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The very smooth and polished Easton Dura-Ace post used to slip in my Kirk,
and i put some of the Finish Line fiber grip on it, which seems to have solved
the problem.

http://www.finishlineusa.com/product...ts/fiber-grip-

-g
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  #5  
Old 08-14-2014, 07:44 PM
Ken C Ken C is offline
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Finish Line

Quote:
Originally Posted by Grant McLean View Post
The very smooth and polished Easton Dura-Ace post used to slip in my Kirk,
and i put some of the Finish Line fiber grip on it, which seems to have solved
the problem.

http://www.finishlineusa.com/product...ts/fiber-grip-

-g
That is the same stuff I use.
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  #6  
Old 08-14-2014, 08:29 PM
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vqdriver vqdriver is online now
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Doesn't have to be carbon to use carbon paste.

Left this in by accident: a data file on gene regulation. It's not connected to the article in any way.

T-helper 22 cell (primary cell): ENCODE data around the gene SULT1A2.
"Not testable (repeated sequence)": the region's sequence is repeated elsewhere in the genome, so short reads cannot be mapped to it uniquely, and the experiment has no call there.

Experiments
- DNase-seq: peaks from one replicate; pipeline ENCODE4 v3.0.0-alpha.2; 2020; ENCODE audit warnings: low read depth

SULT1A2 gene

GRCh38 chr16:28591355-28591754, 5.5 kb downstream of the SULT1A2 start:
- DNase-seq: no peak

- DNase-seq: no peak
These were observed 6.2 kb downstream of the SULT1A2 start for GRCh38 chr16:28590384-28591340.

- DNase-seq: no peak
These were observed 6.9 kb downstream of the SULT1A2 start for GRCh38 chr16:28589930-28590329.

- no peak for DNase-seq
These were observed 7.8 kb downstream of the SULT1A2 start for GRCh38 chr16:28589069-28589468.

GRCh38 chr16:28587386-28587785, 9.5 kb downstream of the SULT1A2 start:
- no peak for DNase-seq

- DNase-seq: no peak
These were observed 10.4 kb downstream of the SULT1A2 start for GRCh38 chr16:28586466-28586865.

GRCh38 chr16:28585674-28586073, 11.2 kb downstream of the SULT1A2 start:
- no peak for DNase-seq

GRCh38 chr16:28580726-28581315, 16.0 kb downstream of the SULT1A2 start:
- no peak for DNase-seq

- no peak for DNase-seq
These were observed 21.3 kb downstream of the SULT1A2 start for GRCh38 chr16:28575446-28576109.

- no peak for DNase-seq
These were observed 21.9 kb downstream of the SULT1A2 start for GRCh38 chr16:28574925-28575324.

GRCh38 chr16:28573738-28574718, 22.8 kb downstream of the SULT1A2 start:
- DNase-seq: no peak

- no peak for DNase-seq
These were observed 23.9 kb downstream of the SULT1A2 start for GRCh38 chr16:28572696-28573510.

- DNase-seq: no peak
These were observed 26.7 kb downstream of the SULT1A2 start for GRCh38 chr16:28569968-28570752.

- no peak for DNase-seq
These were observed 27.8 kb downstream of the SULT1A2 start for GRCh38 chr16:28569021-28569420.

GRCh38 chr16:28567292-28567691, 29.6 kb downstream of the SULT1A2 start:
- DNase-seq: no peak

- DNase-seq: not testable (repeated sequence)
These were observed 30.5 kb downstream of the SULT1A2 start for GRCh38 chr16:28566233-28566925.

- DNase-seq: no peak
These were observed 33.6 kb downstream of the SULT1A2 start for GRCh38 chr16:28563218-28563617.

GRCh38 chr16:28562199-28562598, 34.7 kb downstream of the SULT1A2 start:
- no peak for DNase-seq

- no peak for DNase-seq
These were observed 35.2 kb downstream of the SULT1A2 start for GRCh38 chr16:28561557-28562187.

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  #7  
Old 08-14-2014, 09:00 PM
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shovelhd shovelhd is offline
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Quote:
Originally Posted by Ken C View Post
That is the same stuff I use.
Me too. Cheap and effective.
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  #8  
Old 08-14-2014, 09:51 PM
RobJ RobJ is offline
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Another cheap, simple solution is a piece of tape wrapped around the post at the position where it would meet the top of the seat tube. Some type of tape that has a cloth/fabric backing.
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  #9  
Old 08-14-2014, 09:53 PM
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Tony T Tony T is offline
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I had this problem and it was the fastening nut that was not staying tight (5nm).
A little loc-tite on the threads solved it.
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  #10  
Old 08-14-2014, 10:14 PM
Peter P. Peter P. is offline
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Make sure the clamp bolt is not bottoming out at the coincidental torque to give you SOME clamping force but not ENOUGH.

I've read that grease on carbon posts does something bad like penetrate the epoxy, making the post slip even more and after that, difficult to remove the grease's effect.

Measure your 31.6 post to verify it's not undersized.